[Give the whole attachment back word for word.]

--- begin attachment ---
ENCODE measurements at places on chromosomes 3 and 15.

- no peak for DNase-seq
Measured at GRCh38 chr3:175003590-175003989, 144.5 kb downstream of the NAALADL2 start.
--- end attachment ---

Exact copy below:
ENCODE measurements at places on chromosomes 3 and 15.

- no peak for DNase-seq
Measured at GRCh38 chr3:175003590-175003989, 144.5 kb downstream of the NAALADL2 start.